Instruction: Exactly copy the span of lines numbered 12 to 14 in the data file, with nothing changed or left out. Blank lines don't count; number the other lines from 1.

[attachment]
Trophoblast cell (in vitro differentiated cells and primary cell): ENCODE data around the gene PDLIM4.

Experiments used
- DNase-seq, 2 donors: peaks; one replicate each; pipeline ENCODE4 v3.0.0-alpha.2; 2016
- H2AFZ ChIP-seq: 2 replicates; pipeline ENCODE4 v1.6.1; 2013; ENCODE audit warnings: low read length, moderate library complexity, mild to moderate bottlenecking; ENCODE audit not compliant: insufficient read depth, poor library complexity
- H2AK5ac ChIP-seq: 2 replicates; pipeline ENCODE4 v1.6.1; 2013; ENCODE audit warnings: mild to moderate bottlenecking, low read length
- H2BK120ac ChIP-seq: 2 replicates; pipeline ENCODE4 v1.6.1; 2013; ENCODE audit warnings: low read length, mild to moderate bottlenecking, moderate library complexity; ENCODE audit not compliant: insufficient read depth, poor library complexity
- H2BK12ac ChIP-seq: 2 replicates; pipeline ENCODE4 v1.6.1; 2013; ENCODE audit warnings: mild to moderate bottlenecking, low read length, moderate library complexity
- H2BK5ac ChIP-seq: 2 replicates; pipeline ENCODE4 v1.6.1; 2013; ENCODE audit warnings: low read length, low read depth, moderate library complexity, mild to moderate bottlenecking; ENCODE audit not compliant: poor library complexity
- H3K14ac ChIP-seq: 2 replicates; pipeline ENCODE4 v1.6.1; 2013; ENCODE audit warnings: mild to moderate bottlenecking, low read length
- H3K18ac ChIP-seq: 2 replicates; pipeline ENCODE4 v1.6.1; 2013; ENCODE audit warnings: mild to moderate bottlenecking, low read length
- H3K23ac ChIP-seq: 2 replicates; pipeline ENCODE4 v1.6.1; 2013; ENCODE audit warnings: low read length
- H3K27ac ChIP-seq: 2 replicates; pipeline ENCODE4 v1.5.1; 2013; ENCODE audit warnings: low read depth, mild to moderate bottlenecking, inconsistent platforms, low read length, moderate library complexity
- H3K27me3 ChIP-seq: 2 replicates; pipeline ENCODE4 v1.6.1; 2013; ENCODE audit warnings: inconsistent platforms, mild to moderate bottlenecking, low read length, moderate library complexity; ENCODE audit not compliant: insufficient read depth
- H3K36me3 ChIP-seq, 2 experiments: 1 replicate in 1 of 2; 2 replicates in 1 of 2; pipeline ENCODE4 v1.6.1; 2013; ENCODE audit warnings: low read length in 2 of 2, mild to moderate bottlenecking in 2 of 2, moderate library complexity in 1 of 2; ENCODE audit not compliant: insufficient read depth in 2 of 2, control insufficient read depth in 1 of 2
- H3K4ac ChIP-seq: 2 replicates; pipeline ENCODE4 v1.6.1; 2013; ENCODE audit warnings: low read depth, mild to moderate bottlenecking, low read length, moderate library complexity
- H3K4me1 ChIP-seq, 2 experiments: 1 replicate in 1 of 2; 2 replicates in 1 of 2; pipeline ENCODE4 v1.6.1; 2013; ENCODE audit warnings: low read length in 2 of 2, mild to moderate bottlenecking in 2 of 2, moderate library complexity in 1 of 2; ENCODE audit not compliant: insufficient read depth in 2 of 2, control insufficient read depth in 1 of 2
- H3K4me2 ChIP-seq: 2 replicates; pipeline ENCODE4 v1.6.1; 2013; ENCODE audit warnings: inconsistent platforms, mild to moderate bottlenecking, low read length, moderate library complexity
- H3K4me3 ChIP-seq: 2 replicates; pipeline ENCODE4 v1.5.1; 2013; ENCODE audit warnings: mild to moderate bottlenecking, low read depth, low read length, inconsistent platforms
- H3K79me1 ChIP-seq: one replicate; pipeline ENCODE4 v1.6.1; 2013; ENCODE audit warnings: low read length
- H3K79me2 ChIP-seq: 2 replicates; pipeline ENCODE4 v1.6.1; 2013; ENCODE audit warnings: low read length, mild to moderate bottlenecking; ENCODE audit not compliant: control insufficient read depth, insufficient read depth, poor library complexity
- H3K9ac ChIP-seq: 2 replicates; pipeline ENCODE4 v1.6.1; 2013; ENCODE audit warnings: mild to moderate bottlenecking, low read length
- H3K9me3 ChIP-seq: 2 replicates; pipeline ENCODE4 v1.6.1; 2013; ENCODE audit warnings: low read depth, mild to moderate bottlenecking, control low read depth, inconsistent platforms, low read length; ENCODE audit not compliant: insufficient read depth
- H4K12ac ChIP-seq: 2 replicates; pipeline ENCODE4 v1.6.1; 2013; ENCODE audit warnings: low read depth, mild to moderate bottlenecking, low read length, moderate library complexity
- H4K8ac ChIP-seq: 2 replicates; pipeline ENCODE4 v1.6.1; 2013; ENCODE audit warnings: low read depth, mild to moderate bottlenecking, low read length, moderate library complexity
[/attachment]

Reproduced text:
- H3K27ac ChIP-seq: 2 replicates; pipeline ENCODE4 v1.5.1; 2013; ENCODE audit warnings: low read depth, mild to moderate bottlenecking, inconsistent platforms, low read length, moderate library complexity
- H3K27me3 ChIP-seq: 2 replicates; pipeline ENCODE4 v1.6.1; 2013; ENCODE audit warnings: inconsistent platforms, mild to moderate bottlenecking, low read length, moderate library complexity; ENCODE audit not compliant: insufficient read depth
- H3K36me3 ChIP-seq, 2 experiments: 1 replicate in 1 of 2; 2 replicates in 1 of 2; pipeline ENCODE4 v1.6.1; 2013; ENCODE audit warnings: low read length in 2 of 2, mild to moderate bottlenecking in 2 of 2, moderate library complexity in 1 of 2; ENCODE audit not compliant: insufficient read depth in 2 of 2, control insufficient read depth in 1 of 2